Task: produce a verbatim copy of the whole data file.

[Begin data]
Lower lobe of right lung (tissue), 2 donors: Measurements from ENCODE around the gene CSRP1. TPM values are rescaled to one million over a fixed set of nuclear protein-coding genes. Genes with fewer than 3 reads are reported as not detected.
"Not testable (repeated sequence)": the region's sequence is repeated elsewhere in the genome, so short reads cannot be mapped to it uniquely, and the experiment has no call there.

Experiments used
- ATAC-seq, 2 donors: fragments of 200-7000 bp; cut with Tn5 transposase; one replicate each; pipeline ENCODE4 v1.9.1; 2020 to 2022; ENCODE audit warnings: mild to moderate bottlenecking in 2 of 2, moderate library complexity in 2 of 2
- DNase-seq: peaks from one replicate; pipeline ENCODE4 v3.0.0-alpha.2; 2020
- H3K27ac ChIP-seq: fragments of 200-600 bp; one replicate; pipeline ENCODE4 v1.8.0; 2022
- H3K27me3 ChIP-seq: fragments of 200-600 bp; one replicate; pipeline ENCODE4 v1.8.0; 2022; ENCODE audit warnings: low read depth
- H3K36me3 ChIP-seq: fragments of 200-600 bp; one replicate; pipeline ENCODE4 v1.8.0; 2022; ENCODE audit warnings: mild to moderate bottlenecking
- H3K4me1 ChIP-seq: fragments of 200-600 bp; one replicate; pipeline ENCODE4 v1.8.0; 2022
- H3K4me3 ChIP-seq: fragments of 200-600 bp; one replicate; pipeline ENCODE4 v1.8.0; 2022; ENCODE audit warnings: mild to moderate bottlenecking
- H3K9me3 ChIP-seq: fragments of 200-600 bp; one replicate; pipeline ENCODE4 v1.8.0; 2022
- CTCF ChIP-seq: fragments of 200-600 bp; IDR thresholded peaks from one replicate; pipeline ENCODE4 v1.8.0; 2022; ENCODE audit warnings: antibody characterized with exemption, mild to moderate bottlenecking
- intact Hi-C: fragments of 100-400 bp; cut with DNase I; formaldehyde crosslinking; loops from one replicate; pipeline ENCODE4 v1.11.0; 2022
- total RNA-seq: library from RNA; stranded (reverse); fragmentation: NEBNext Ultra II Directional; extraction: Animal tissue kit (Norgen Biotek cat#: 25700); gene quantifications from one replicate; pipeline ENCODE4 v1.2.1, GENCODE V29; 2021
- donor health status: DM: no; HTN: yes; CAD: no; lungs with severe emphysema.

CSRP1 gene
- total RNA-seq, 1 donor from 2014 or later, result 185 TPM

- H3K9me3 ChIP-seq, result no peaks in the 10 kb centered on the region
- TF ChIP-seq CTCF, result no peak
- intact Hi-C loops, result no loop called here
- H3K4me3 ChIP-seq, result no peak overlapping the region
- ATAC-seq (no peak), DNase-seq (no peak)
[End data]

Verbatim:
Lower lobe of right lung (tissue), 2 donors: Measurements from ENCODE around the gene CSRP1. TPM values are rescaled to one million over a fixed set of nuclear protein-coding genes. Genes with fewer than 3 reads are reported as not detected.
"Not testable (repeated sequence)": the region's sequence is repeated elsewhere in the genome, so short reads cannot be mapped to it uniquely, and the experiment has no call there.

Experiments used
- ATAC-seq, 2 donors: fragments of 200-7000 bp; cut with Tn5 transposase; one replicate each; pipeline ENCODE4 v1.9.1; 2020 to 2022; ENCODE audit warnings: mild to moderate bottlenecking in 2 of 2, moderate library complexity in 2 of 2
- DNase-seq: peaks from one replicate; pipeline ENCODE4 v3.0.0-alpha.2; 2020
- H3K27ac ChIP-seq: fragments of 200-600 bp; one replicate; pipeline ENCODE4 v1.8.0; 2022
- H3K27me3 ChIP-seq: fragments of 200-600 bp; one replicate; pipeline ENCODE4 v1.8.0; 2022; ENCODE audit warnings: low read depth
- H3K36me3 ChIP-seq: fragments of 200-600 bp; one replicate; pipeline ENCODE4 v1.8.0; 2022; ENCODE audit warnings: mild to moderate bottlenecking
- H3K4me1 ChIP-seq: fragments of 200-600 bp; one replicate; pipeline ENCODE4 v1.8.0; 2022
- H3K4me3 ChIP-seq: fragments of 200-600 bp; one replicate; pipeline ENCODE4 v1.8.0; 2022; ENCODE audit warnings: mild to moderate bottlenecking
- H3K9me3 ChIP-seq: fragments of 200-600 bp; one replicate; pipeline ENCODE4 v1.8.0; 2022
- CTCF ChIP-seq: fragments of 200-600 bp; IDR thresholded peaks from one replicate; pipeline ENCODE4 v1.8.0; 2022; ENCODE audit warnings: antibody characterized with exemption, mild to moderate bottlenecking
- intact Hi-C: fragments of 100-400 bp; cut with DNase I; formaldehyde crosslinking; loops from one replicate; pipeline ENCODE4 v1.11.0; 2022
- total RNA-seq: library from RNA; stranded (reverse); fragmentation: NEBNext Ultra II Directional; extraction: Animal tissue kit (Norgen Biotek cat#: 25700); gene quantifications from one replicate; pipeline ENCODE4 v1.2.1, GENCODE V29; 2021
- donor health status: DM: no; HTN: yes; CAD: no; lungs with severe emphysema.

CSRP1 gene
- total RNA-seq, 1 donor from 2014 or later, result 185 TPM

- H3K9me3 ChIP-seq, result no peaks in the 10 kb centered on the region
- TF ChIP-seq CTCF, result no peak
- intact Hi-C loops, result no loop called here
- H3K4me3 ChIP-seq, result no peak overlapping the region
- ATAC-seq (no peak), DNase-seq (no peak)